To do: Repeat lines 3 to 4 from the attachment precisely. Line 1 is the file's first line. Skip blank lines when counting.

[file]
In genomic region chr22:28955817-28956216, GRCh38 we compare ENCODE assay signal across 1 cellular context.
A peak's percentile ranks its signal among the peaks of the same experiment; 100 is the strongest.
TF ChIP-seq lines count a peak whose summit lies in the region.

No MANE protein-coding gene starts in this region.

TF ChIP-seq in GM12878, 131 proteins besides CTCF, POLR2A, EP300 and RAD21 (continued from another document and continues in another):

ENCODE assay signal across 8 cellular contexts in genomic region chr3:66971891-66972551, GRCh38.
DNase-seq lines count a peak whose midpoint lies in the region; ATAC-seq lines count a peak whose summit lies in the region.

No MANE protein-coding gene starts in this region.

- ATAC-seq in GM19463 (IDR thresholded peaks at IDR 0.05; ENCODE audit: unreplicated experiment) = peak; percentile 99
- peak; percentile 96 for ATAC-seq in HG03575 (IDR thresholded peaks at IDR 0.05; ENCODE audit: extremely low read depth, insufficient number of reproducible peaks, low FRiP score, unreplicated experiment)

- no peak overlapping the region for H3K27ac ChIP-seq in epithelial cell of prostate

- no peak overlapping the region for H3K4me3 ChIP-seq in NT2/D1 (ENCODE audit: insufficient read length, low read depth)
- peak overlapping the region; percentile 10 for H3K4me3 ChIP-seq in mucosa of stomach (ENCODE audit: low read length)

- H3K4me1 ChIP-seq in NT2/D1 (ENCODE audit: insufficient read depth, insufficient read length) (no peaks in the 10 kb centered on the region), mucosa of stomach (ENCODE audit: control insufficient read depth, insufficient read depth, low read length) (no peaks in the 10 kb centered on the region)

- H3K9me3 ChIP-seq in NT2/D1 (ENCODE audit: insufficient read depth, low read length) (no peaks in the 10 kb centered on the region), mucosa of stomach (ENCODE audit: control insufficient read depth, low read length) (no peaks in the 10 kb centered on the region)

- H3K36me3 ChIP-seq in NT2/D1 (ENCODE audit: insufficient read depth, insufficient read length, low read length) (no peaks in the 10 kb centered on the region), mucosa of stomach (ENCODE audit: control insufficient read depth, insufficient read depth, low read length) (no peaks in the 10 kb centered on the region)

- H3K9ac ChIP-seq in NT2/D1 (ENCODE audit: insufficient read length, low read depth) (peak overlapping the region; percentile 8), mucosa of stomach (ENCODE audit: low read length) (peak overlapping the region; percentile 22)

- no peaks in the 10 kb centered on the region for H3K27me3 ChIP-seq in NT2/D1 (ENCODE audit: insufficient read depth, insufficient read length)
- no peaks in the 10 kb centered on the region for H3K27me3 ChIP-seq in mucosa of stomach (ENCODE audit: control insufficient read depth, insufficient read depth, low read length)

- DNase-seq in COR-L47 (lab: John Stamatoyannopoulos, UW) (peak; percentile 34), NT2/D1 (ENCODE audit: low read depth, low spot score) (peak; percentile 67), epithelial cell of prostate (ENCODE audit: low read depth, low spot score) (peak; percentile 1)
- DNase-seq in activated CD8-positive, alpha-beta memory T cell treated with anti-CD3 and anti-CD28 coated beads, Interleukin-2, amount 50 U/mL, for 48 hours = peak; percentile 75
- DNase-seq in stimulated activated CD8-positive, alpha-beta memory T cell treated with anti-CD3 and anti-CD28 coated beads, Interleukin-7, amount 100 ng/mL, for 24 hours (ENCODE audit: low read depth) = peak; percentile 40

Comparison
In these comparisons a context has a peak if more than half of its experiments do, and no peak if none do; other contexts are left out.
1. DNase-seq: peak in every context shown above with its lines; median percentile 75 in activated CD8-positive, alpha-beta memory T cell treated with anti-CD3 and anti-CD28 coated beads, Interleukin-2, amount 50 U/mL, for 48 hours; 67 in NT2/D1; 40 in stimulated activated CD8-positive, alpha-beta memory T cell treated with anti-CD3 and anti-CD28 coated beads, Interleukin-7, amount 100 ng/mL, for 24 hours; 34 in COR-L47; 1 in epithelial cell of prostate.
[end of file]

TF ChIP-seq lines count a peak whose summit lies in the region.

No MANE protein-coding gene starts in this region.